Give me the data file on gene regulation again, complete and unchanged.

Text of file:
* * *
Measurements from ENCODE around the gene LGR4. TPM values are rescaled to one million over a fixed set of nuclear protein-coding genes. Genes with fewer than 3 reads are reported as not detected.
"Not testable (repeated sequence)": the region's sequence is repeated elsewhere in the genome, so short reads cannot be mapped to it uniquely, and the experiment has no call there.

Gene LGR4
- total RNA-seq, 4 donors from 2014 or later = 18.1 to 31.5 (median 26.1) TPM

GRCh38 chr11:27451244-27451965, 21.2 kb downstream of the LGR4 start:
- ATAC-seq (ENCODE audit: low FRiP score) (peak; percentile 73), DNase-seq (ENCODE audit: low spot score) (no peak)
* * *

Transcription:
Measurements from ENCODE around the gene LGR4. TPM values are rescaled to one million over a fixed set of nuclear protein-coding genes. Genes with fewer than 3 reads are reported as not detected.
"Not testable (repeated sequence)": the region's sequence is repeated elsewhere in the genome, so short reads cannot be mapped to it uniquely, and the experiment has no call there.

Gene LGR4
- total RNA-seq, 4 donors from 2014 or later = 18.1 to 31.5 (median 26.1) TPM

GRCh38 chr11:27451244-27451965, 21.2 kb downstream of the LGR4 start:
- ATAC-seq (ENCODE audit: low FRiP score) (peak; percentile 73), DNase-seq (ENCODE audit: low spot score) (no peak)